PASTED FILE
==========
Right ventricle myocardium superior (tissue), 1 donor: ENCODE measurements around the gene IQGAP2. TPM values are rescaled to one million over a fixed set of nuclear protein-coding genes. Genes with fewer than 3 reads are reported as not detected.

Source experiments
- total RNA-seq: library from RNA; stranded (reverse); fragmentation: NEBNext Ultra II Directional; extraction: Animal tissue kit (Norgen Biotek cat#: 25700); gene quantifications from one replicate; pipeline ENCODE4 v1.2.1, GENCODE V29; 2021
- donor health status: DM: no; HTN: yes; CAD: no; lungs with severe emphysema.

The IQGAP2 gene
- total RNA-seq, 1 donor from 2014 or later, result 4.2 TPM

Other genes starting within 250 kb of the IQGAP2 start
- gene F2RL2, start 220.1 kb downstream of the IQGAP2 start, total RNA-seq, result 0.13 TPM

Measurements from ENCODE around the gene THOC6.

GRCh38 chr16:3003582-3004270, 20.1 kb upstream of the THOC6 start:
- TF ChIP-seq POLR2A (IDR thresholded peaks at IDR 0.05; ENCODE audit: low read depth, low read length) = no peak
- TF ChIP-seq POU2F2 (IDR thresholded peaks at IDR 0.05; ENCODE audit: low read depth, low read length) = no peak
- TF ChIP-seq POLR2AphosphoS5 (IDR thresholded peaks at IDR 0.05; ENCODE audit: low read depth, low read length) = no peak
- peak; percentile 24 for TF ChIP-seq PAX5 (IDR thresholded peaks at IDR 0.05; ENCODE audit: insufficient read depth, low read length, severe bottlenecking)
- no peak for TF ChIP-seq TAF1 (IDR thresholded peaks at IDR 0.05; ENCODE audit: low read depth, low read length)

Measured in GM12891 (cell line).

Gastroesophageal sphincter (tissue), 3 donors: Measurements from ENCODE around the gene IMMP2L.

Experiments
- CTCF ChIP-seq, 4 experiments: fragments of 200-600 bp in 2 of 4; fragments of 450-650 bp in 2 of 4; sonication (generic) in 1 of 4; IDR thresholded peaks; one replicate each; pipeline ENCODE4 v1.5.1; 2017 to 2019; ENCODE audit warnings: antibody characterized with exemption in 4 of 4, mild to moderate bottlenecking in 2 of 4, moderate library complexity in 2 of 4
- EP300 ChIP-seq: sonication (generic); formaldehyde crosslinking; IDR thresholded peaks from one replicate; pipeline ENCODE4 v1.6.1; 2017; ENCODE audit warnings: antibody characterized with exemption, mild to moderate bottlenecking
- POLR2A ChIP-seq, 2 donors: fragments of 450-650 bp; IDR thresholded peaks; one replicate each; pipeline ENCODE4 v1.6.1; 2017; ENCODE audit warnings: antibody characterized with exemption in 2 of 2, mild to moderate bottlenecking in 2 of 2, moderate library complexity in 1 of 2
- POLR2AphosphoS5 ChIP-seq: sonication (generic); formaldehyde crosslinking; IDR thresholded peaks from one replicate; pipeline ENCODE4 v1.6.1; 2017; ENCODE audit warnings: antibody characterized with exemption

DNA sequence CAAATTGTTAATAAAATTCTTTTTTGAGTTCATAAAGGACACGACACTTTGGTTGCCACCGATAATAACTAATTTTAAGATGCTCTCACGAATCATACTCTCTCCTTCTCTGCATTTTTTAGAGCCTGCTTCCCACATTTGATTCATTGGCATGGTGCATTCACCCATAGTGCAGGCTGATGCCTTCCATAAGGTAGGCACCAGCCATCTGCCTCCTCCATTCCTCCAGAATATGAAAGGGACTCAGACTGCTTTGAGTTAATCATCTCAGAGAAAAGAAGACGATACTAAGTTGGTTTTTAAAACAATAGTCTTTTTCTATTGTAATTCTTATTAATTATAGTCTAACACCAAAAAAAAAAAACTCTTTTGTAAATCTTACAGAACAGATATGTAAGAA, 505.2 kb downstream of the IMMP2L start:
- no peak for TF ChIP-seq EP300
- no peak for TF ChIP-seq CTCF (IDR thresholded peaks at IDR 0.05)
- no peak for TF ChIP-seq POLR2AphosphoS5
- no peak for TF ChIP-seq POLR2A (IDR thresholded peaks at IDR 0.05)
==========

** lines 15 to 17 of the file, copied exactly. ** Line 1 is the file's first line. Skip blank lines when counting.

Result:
- no peak for TF ChIP-seq TAF1 (IDR thresholded peaks at IDR 0.05; ENCODE audit: low read depth, low read length)

Measured in GM12891 (cell line).

Gastroesophageal sphincter (tissue), 3 donors: Measurements from ENCODE around the gene IMMP2L.